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Figures Reveal Rise in Sexual Cyber-Crime

Scotland’s Chief Statistician has recently published its latest figures on the number of recorded crimes in Scotland.

Recorded Crime Statistics

The Recorded Crime in Scotland 2016/17 statistics show:
  • Crimes recorded by the police in Scotland fell by 3% from 246,243 to 238,651, the lowest level of recorded crime since 1974
  • The number of non-sexual violent crimes was 6% higher last year compared to 2015-16, though still 49% lower than 2006-07
  • Crimes of handling offensive weapons are at their second lowest level since 1984
  • Crimes of dishonesty, crimes of fire-raising, vandalism etc and other crimes (mostly drug related or crimes against public justice) all decreased from 2015/16 levels.
  • Sexual crimes increased by 5% from 10,273 in 2015-16 to 10,822 in 2016-17.

Rise in Sexual Cyber-Crime

At the same time as the latest recorded crimes figures were released, the Government published the findings of research commissioned by Justice Secretary Michael Matheson, which suggests that around half of the growth in all recorded sexual crimes between 2013-14 and 2016-17 has been due to growth in sexual ‘cyber-crime’.
The findings, which follow a recent summit hosted by the Solicitor General on educating young people on sexual crimes, also indicate that victims were younger for cyber enabled sexual crime, with a median age of 14 and around three-quarters being under the age of 16 in 2016-17. In contrast, victims of non-cyber enabled crime had a median age of 23.
Perpetrators were also younger for cyber enabled crimes of this type, with a median age of 18 in 2016-17, and more than half under 20. In contrast, perpetrators of non-cyber enabled crime had a median age of 36.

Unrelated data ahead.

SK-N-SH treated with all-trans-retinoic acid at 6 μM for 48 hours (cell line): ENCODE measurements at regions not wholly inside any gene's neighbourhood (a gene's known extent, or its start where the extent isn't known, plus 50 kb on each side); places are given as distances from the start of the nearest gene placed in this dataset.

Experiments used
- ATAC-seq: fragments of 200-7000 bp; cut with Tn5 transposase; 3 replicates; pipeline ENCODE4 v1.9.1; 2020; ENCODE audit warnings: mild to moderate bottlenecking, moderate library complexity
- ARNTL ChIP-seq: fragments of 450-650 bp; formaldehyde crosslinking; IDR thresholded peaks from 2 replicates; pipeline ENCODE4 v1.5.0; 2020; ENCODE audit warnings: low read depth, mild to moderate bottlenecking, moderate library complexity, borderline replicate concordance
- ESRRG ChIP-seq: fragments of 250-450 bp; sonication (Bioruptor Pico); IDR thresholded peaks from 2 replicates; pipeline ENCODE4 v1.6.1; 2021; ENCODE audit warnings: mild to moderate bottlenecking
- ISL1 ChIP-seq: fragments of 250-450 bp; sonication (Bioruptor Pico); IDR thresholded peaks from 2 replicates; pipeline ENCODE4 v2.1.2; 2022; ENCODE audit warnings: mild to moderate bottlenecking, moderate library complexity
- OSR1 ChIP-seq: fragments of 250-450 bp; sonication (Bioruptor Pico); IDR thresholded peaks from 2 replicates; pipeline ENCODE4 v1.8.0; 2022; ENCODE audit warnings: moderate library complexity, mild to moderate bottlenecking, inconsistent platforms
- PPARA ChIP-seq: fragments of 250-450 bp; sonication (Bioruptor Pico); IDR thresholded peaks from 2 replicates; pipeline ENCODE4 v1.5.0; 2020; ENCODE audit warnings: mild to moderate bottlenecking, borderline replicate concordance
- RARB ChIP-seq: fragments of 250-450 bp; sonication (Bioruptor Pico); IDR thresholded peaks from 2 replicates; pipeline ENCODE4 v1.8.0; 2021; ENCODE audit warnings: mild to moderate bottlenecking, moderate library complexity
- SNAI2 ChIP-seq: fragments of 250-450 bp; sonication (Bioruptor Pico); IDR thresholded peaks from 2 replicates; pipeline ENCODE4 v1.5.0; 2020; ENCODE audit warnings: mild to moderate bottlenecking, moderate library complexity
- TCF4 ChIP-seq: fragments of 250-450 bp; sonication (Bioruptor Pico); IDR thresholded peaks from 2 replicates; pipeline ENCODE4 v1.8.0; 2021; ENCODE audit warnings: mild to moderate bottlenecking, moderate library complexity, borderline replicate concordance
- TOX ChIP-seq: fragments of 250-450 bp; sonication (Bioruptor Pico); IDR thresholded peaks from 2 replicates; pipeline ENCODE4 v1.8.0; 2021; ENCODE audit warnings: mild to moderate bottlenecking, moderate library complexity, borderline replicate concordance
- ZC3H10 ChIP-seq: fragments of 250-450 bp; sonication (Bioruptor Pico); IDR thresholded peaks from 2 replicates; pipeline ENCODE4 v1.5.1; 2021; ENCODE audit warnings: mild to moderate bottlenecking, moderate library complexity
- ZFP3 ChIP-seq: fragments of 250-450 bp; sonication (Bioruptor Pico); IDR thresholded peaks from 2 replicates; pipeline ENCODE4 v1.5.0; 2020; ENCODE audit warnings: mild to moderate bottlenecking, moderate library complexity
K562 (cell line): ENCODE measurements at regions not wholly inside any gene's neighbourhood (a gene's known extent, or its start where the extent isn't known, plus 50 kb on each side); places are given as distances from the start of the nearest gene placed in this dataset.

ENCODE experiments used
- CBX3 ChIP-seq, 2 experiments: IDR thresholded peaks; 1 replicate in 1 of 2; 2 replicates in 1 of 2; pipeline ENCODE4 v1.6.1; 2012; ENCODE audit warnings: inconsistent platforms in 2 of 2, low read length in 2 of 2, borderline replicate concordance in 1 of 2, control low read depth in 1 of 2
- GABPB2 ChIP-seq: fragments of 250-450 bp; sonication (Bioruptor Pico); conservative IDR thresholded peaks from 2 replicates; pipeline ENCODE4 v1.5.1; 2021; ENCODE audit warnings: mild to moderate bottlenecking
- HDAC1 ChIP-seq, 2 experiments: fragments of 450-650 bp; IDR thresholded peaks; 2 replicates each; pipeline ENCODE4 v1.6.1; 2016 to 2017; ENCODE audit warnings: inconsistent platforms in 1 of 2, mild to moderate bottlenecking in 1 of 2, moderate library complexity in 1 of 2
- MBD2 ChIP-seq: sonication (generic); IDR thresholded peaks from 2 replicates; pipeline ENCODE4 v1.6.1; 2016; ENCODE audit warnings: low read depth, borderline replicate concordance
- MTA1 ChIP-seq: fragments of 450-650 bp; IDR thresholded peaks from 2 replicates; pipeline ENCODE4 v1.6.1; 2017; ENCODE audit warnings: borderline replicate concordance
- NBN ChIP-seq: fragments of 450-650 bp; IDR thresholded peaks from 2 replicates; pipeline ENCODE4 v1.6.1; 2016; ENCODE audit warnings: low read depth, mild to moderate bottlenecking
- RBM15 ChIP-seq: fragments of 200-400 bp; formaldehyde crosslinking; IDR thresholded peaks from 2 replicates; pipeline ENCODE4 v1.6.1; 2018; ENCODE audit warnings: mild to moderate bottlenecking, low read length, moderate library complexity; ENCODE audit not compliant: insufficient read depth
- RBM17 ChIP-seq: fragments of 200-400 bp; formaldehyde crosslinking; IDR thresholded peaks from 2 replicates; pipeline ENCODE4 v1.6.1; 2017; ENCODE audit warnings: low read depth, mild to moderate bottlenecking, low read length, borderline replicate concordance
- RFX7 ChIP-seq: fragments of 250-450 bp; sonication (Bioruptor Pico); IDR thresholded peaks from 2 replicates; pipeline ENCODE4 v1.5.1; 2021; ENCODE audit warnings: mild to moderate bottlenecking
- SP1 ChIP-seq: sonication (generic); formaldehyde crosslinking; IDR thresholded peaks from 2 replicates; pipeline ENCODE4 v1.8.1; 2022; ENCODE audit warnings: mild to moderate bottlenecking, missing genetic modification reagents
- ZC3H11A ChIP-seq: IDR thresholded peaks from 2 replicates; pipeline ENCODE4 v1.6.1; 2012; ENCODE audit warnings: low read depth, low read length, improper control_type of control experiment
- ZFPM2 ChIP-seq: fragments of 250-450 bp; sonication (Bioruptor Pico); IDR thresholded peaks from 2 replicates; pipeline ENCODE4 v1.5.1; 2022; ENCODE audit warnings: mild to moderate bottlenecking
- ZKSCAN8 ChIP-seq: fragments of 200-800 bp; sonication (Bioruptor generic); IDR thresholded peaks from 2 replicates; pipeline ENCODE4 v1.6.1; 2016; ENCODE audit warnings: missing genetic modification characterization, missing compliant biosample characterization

These crimes tend to involve a perpetrator targeting someone who was younger than them. The median gap in victim and perpetrator ages was much smaller where these crimes were cyber enabled. Almost a quarter of cyber enabled crime had a victim and perpetrator who were both under 16 in 2016-17 (compared to 8% for non-cyber enabled crimes).

Preventing Sexual Offending

“The sexual crimes research makes clear that more work is required to understand why particularly young males are behaving in this way and to prevent sexual offending, building on the recent Education Summit held by the Solicitor General,” commented Mr Matheson.
“While we have taken considerable steps in this area, such as our recent ‘intimate images’ campaign, the national action plan on internet safety and our ‘Equally Safe’ strategy, I am bringing together an expert group to identify further steps needed to better-tackle and ultimately prevent such offending,” he said.
“Too many children and young people are coming into contact with our justice system as a result of sexual offending, and we know that technology has an increasingly significant part to play,” added Solicitor General Alison Di Rollo QC. “I convened the Education Summit last month to emphasise the need to protect our young people by educating them about their rights and responsibilities under the criminal law.”
“I am delighted that this new expert group will now build on the success of the summit, and acting on the key messages we heard, identify and take the next steps to inform and protect our young people,” she said. “COPFS will provide our experience and expertise to the group and together better tackle and prevent sexual offending among young people.”

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Contains public sector information licensed under the Open Government Licence v3.0.


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